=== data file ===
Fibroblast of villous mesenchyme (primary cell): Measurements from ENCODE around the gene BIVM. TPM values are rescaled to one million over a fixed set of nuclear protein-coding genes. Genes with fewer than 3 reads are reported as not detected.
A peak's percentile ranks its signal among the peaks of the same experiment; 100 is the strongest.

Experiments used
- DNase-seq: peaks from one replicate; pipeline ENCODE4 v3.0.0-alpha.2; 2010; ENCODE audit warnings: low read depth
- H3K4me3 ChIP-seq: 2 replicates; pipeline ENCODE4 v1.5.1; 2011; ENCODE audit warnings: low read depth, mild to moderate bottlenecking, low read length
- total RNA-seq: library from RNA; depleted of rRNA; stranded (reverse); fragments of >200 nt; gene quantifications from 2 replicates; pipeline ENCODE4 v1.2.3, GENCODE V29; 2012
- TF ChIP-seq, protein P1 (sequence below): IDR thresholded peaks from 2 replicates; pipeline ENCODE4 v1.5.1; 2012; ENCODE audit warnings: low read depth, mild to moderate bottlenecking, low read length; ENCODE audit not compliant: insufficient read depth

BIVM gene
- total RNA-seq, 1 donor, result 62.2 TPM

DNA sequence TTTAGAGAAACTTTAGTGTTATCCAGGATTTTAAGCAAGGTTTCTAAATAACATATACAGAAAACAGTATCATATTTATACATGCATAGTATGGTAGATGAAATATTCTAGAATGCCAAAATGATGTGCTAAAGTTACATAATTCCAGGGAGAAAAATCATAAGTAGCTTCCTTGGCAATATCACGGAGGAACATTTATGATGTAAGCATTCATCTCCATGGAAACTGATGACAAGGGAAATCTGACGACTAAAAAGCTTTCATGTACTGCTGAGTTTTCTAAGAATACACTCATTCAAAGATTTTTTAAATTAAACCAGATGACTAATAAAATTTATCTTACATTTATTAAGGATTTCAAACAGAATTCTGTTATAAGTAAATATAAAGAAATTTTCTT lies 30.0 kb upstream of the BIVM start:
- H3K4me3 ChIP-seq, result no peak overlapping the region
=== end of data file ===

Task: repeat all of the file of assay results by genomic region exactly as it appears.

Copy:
Fibroblast of villous mesenchyme (primary cell): Measurements from ENCODE around the gene BIVM. TPM values are rescaled to one million over a fixed set of nuclear protein-coding genes. Genes with fewer than 3 reads are reported as not detected.
A peak's percentile ranks its signal among the peaks of the same experiment; 100 is the strongest.

Experiments used
- DNase-seq: peaks from one replicate; pipeline ENCODE4 v3.0.0-alpha.2; 2010; ENCODE audit warnings: low read depth
- H3K4me3 ChIP-seq: 2 replicates; pipeline ENCODE4 v1.5.1; 2011; ENCODE audit warnings: low read depth, mild to moderate bottlenecking, low read length
- total RNA-seq: library from RNA; depleted of rRNA; stranded (reverse); fragments of >200 nt; gene quantifications from 2 replicates; pipeline ENCODE4 v1.2.3, GENCODE V29; 2012
- TF ChIP-seq, protein P1 (sequence below): IDR thresholded peaks from 2 replicates; pipeline ENCODE4 v1.5.1; 2012; ENCODE audit warnings: low read depth, mild to moderate bottlenecking, low read length; ENCODE audit not compliant: insufficient read depth

BIVM gene
- total RNA-seq, 1 donor, result 62.2 TPM

DNA sequence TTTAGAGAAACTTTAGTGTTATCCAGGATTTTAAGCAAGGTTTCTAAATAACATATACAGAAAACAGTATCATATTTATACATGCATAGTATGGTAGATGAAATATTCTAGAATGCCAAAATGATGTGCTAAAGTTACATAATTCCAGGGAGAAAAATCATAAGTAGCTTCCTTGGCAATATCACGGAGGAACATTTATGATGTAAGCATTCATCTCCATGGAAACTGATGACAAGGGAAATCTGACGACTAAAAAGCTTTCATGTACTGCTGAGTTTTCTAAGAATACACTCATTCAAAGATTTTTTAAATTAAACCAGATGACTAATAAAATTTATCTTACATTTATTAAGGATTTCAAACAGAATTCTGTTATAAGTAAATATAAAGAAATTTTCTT lies 30.0 kb upstream of the BIVM start:
- H3K4me3 ChIP-seq, result no peak overlapping the region